baby years and Amelie’s 6th birthday


Where have I been all these days?  Crying my eyes out, that’s where.

Kiri and I came to the end of our breastfeeding journey last week.  We had moved from on demand (demand being the key word here) to three times a day, Daniel style (morning noon and night).  Noon dropped out.  Then Devo started taking her out and distracting her in the mornings.  Then one evening I came home from yoga and they had read Goodnight Gorilla together and he’d tucked her into bed with her baby and her giraffe and she’d gone to sleep.

I was ready, she was ready, it was time.  I was ready to end breastfeeding a 20 month old.

But I wasn’t ready to end the baby years.  And that is what apparently just came to an end.  My inner self knew it before my outer self did.  I’ve gone into mourning, grieving hard over the end of something very beautiful and precious.

I have been creating and nurturing life with my body, in my body, for a little over nine years.  That’s over a quarter of my entire life.  And while, yes, I’m glad to be returning to a place of sanity and productivity and the joys of middle childhood, I am heart broken to leave the baby years.

Pregnancy, baby kicks and squirms, labor and birth, the miraculous first days and weeks, the sweetnesses of babies, plump cheeks, fat legs, cuddles under the blanket, nursing, kisses, every day something new, nurturing, our very own baby.

In many ways I feel very alone in this grief.  I think that is because, while others can empathize and support and understand, these experiences are uniquely mine.  They are physical memories.  These years have rent open my heart, my soul, my mind, and my body.  Oh, there’s nothing like it.


In other news, we have been celebrating Amelie’s sixth birthday this last week with a small party on Friday.  The theme was an old-fashioned garden party (of sorts).  We ordered umbrellas and fans for the girls.  The boys got plastic top hats and handmade bow ties.  I was hoping to make some new dresses for the girls, but contented myself with dressing up their old ones with bright new sashes.  Levi forsook his bow tie and came as Robin Hood.  Kiri wore one of Amelie’s baby dresses, like a little fairy child.

We had set up a stage curtain (which kept blowing over in the afternoon wind), and the littlest girls performed the most darling plays for us.  I always love being reminded how little Amelie still is, sometimes I forget.

Today was her birth day.  It’s kind of nice, because the kids talk about their birthdays so much and for so long before the actual day, that I become accustomed to thinking of them as the next year older before it actually happens.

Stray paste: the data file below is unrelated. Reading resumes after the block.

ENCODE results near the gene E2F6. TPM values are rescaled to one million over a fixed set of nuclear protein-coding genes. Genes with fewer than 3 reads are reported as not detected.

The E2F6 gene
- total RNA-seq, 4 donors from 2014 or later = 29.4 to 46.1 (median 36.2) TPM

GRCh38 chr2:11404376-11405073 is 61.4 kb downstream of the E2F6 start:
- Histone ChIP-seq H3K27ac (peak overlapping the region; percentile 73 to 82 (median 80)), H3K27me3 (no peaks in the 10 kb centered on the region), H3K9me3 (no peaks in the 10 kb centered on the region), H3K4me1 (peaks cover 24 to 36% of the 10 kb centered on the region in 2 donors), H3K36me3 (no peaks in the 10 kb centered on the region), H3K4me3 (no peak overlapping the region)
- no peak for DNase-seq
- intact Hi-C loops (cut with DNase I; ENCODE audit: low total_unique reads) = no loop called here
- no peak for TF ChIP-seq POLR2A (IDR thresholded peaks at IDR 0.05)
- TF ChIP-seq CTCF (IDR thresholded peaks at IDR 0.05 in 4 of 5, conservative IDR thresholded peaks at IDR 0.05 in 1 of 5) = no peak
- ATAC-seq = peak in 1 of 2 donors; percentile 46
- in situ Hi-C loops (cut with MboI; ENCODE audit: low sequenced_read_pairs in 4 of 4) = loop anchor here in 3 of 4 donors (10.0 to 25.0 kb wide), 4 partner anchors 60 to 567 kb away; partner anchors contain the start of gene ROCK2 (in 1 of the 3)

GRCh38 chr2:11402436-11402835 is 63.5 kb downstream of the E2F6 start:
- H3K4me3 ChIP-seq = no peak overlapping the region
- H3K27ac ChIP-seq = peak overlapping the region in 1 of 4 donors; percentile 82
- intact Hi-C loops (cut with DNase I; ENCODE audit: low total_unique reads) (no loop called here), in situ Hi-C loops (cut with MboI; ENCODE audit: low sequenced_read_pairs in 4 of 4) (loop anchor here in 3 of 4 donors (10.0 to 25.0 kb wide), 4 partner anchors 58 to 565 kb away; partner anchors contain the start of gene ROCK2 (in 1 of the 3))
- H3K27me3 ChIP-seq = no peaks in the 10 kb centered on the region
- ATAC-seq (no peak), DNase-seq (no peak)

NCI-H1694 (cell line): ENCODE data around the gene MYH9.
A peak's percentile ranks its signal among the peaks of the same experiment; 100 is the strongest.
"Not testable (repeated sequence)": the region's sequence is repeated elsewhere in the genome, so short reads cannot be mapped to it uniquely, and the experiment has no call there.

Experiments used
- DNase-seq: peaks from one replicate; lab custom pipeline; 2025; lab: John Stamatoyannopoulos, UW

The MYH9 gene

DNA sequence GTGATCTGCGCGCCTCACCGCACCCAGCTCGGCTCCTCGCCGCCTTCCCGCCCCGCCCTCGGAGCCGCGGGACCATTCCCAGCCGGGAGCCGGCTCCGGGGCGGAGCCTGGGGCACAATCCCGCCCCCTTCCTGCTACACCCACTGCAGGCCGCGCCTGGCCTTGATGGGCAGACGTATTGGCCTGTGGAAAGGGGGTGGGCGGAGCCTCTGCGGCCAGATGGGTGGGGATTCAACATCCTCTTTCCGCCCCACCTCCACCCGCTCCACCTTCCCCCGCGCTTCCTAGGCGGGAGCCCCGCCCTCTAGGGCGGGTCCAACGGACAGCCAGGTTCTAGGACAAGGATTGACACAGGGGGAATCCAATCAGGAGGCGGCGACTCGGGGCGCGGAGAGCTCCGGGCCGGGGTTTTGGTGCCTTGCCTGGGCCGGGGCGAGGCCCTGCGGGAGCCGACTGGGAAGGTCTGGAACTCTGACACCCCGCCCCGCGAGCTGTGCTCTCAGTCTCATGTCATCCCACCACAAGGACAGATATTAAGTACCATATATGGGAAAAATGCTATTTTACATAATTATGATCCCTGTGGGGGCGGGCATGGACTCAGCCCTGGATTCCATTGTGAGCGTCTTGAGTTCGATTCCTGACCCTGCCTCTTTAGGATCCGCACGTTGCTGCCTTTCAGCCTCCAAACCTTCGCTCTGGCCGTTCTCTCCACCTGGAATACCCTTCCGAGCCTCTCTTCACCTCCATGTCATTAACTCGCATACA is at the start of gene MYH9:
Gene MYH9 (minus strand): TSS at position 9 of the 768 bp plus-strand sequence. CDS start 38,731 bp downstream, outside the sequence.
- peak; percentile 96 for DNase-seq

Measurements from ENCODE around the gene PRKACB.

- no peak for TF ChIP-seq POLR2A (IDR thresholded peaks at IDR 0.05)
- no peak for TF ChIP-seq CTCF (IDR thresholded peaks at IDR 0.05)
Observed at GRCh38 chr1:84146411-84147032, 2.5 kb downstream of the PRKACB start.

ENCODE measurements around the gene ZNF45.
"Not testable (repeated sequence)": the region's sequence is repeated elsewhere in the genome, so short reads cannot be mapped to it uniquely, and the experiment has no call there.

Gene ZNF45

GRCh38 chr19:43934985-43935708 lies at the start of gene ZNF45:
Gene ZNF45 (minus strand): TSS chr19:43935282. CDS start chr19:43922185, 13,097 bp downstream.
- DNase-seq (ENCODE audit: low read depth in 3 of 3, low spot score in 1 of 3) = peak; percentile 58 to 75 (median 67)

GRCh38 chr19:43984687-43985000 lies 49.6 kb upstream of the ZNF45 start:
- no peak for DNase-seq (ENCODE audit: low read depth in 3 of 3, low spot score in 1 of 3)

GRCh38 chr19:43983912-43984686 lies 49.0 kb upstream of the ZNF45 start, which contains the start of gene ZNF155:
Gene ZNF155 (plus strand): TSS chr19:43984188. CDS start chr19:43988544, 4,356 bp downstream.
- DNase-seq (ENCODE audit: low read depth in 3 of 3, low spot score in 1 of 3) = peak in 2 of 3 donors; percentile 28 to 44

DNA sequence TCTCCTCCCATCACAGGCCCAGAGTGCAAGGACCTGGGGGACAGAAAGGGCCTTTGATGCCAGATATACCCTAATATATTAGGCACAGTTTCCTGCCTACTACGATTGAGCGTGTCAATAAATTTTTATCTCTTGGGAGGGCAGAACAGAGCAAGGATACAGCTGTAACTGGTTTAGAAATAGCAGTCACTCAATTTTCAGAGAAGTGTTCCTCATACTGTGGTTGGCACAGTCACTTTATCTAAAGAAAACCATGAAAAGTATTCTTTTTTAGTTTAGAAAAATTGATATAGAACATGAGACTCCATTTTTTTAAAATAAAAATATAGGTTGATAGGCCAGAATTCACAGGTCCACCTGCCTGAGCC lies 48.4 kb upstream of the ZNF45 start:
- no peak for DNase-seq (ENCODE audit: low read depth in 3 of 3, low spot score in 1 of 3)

So now she is officially six and outfitted with a new ballet ensemble, a selection of books, a big butterfly balloon, and a dozen cream colored roses.

According to family tradition, we watched the video of her birth.  The wild, noisy, fast, intense, hard two hours of labor.  The beauty of a home water birth.  The instant recognition and love.  Her first cry.  (I cried.)

We made spring-themed chocolate lollipops for Easter. (Molds in the shape of the desired traditional bunny are apparently impossible to find in-store during the Easter season.  Next year, order online.)

We also went to buy another butterfly balloon when the first butterfly flew away.  (It’s so nice to be able to easily mend a broken heart.)

We fed ducks with the left-over tea sandwich crusts from the party.

The birthday “cake” was a pumpkin pie.  Amelie whipped the cream all by herself.

This week the kids have started sewing their own designs, using the machine, and we had another sewing session today.  Lia can reach the pedal on her own, but all three are having a blast doing the sewing on their own.  I made a few fabric eggs when the machine was free, stuffed with rice they make enchanting hacky sacks.

We laughed through this “duck-umentary” over supper.  Highly recommend.

Edited to add the link for the duck-umentary, sorry!


2 thoughts on “baby years and Amelie’s 6th birthday

  1. Dearest cousin – hugs. I thank you for so bravely naming what you are going through. It makes me sad just pondering if. Perhaps that is a seed saying that perhaps we should have 3? We’ll see. Don’t want to race through these baby snuggles, though as of this week he is sharing a room with his big brother. Sigh. They grow up.

  2. Oh, thank you, Lea. We loved having three – the fun seemed to grow exponentially. And besides, that means there’s always someone to play with, right? I hope your transition to the new room goes smoothly.

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